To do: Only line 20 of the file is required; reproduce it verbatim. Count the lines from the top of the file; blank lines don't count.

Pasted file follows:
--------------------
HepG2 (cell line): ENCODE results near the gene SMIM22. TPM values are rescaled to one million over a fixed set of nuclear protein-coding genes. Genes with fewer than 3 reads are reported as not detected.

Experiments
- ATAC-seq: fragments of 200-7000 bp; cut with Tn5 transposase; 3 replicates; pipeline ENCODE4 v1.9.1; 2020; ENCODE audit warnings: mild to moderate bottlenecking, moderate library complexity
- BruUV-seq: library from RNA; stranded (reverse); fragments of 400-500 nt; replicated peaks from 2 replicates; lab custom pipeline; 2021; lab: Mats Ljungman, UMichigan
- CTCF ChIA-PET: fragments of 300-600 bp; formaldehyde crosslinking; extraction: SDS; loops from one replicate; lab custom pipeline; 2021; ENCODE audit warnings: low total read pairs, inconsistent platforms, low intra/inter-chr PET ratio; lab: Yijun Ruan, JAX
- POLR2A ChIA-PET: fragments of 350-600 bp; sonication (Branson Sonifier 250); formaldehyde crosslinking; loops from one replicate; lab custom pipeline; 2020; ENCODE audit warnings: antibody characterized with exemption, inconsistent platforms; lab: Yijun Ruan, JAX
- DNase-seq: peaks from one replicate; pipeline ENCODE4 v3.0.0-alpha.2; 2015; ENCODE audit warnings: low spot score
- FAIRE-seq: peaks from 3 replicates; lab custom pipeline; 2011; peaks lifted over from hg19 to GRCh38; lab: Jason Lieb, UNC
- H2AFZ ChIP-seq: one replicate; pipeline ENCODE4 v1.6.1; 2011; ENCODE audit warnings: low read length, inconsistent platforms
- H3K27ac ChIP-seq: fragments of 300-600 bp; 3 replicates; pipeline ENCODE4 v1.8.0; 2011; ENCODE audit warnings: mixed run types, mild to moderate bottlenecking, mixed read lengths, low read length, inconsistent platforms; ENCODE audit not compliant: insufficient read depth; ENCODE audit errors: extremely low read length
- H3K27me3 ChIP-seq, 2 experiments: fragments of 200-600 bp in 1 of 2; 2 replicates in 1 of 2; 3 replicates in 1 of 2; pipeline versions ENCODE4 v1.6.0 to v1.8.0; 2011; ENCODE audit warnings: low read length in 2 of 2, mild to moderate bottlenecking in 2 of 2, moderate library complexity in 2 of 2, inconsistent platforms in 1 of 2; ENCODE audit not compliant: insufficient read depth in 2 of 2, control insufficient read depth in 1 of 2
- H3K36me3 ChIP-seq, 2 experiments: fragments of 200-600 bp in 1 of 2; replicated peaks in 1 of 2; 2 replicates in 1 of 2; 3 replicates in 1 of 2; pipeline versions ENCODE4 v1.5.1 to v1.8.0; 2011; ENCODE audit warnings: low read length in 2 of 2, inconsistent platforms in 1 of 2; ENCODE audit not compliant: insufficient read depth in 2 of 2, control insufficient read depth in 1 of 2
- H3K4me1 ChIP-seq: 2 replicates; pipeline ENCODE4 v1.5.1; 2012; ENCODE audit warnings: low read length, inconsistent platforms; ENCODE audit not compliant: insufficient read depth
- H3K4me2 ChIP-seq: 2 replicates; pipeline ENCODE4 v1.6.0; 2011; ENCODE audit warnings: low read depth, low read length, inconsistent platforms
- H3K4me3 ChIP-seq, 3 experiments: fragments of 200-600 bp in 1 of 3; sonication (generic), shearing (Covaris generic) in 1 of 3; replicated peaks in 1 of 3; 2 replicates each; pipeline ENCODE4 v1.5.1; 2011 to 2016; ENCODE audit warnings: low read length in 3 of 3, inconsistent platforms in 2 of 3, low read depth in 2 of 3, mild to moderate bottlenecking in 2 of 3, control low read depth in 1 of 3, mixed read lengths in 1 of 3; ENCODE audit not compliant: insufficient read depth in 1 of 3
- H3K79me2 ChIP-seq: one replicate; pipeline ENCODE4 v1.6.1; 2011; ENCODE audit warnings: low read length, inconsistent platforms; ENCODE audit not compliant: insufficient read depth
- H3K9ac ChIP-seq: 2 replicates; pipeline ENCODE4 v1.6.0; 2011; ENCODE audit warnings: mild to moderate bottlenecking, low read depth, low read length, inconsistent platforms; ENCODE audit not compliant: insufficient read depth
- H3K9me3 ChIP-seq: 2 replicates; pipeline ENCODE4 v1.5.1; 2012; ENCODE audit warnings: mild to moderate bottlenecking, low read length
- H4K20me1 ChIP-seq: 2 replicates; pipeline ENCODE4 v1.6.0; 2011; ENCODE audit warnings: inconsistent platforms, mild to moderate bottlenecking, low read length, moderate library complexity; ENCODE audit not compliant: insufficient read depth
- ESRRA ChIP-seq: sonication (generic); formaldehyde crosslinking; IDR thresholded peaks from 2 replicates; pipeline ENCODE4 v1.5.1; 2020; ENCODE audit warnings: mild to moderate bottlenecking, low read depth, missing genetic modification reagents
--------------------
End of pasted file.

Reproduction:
- ESRRA ChIP-seq: sonication (generic); formaldehyde crosslinking; IDR thresholded peaks from 2 replicates; pipeline ENCODE4 v1.5.1; 2020; ENCODE audit warnings: mild to moderate bottlenecking, low read depth, missing genetic modification reagents